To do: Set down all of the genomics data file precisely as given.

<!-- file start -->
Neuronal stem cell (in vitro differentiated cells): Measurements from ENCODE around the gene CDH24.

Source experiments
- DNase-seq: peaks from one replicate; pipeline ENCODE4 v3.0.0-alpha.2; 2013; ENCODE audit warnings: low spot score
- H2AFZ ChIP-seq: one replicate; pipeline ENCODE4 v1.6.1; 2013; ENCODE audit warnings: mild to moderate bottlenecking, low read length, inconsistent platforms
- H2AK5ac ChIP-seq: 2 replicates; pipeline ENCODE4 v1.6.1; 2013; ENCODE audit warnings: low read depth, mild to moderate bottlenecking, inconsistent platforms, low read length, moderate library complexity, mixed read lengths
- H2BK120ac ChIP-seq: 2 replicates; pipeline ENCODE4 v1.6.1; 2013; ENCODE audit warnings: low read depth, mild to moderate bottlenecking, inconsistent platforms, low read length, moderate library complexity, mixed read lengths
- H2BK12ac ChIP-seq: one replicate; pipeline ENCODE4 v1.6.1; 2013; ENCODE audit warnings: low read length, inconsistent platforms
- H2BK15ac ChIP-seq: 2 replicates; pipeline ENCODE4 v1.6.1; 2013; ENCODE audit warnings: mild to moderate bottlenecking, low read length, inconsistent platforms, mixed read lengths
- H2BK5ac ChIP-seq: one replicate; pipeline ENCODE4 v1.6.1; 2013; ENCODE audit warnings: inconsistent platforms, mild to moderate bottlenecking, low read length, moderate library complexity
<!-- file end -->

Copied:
Neuronal stem cell (in vitro differentiated cells): Measurements from ENCODE around the gene CDH24.

Source experiments
- DNase-seq: peaks from one replicate; pipeline ENCODE4 v3.0.0-alpha.2; 2013; ENCODE audit warnings: low spot score
- H2AFZ ChIP-seq: one replicate; pipeline ENCODE4 v1.6.1; 2013; ENCODE audit warnings: mild to moderate bottlenecking, low read length, inconsistent platforms
- H2AK5ac ChIP-seq: 2 replicates; pipeline ENCODE4 v1.6.1; 2013; ENCODE audit warnings: low read depth, mild to moderate bottlenecking, inconsistent platforms, low read length, moderate library complexity, mixed read lengths
- H2BK120ac ChIP-seq: 2 replicates; pipeline ENCODE4 v1.6.1; 2013; ENCODE audit warnings: low read depth, mild to moderate bottlenecking, inconsistent platforms, low read length, moderate library complexity, mixed read lengths
- H2BK12ac ChIP-seq: one replicate; pipeline ENCODE4 v1.6.1; 2013; ENCODE audit warnings: low read length, inconsistent platforms
- H2BK15ac ChIP-seq: 2 replicates; pipeline ENCODE4 v1.6.1; 2013; ENCODE audit warnings: mild to moderate bottlenecking, low read length, inconsistent platforms, mixed read lengths
- H2BK5ac ChIP-seq: one replicate; pipeline ENCODE4 v1.6.1; 2013; ENCODE audit warnings: inconsistent platforms, mild to moderate bottlenecking, low read length, moderate library complexity